The moment has arrived. Our first hands on time with the Moto 360 in a dark chill-out area of the HQ, filled with props (from an amateur chef's station to a fixie bike) to show off its usefulness. The first thing Wicks wants us to focus on is the fit and feel, the quality of the locally sourced Horween leather for the bands, the smell and the texture. The message? Less stats, more craft.
Isaacs nipped over to the famous watch show Baselworld in Switzerland to see what makes traditional watchmakers tick. The precision and attention to detail on these luxury objects left their mark.
Everything on the 360 was rapid prototyped and refined, then rapid prototyped and refined again – down to the power button on the side which, like the Apple Watch, mimics regular analogue watch design. The black and grey leather bands weren't selected from the Horween tannery's existing palette. Instead the team worked with the leather craftsmen, using the Pantone system as a reference, to match the colour target of the stainless steel bodies ending up with "a whole host of greys and a range of subtleties in the blacks."
No wonder it was a bit late.
The quality of the materials used on the Moto 360 is lovely compared to, say, rubber bands but while the Moto 360 is the first watch to really get compared to analogue designs, it's still 'only' £200 (S$410). We know that the Apple Watch starts at US$350 (S$443) but Apple's keeping schtum on how much the 18-karat gold Watch Edition will cost. Will we see a £13,000 (S$26,695) Moto 360? Or a cheaper watch?
"This is day zero for us," says Isaacs. "If there's people crying out for more variety through the price tiers, we'll go for it. We feel confident we've started in the right place. If you start lower, it's harder to go up strategically."
It's also worth noting that this is no Pebble in terms of its customisability. Alternative watchbands can be used with the 360 but it's not exactly being encouraged. It's a spring pin, a watch industry mechanism, so swapping between Motorola straps is easy enough. Straps will be sold separately in the US for US$29 (S$37) for leather and US$99 (S$125) for light and dark stainless steel - no SG prices for now.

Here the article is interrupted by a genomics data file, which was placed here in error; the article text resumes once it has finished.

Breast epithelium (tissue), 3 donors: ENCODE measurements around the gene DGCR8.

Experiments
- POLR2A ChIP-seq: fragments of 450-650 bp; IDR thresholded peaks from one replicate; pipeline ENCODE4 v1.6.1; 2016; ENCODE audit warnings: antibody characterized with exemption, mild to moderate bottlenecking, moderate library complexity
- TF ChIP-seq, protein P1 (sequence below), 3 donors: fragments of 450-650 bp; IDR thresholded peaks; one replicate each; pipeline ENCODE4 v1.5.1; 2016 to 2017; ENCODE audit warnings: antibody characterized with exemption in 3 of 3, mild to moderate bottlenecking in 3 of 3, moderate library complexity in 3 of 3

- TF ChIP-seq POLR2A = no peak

But Motorola won't guarantee performance, particularly with other metal straps. Its own straps have a plastic space to isolate the band and optimise the 360's antennas.
The body comes in light grey or black steel and two leather band colours, black and grey, are available at launch. The first two stainless steel straps are coming soon and more colours and materials are promised. For now, Motorola doesn't want to overwhelm us and is instead sticking to this "classical" and "timeless" range. Then again, this is the company that created Moto Maker – which lets you customise your Moto X with almost any accent colour or material known to man.
As for the next-gen Moto 360, that's hiding behind the paper covering one of Motorola's nine CNC machines as we conclude our tour.
If you're doing what a lot of tech blogs advise and sensibly waiting for 'Version 2', you won't be waiting too long. Moto execs won't be pressed on the next 360 release date but Isaacs hints that a year would be too long to wait for its second gen watch.
"We don't rest, so on to the next one!" he grins. "But not too soon. I don't want to comment on other people's strategy [we've just asked about LG] but we want to create products that are enduring and have a sense of universal appeal that can make them last.
Sometimes people style an object too much. We don't approach design that way, it's not a style exercise. It's about a blend of form and function to get to something that someone hopefully keeps for a long period of time."
Seven days and counting for the Moto 360 strapped to our wrists.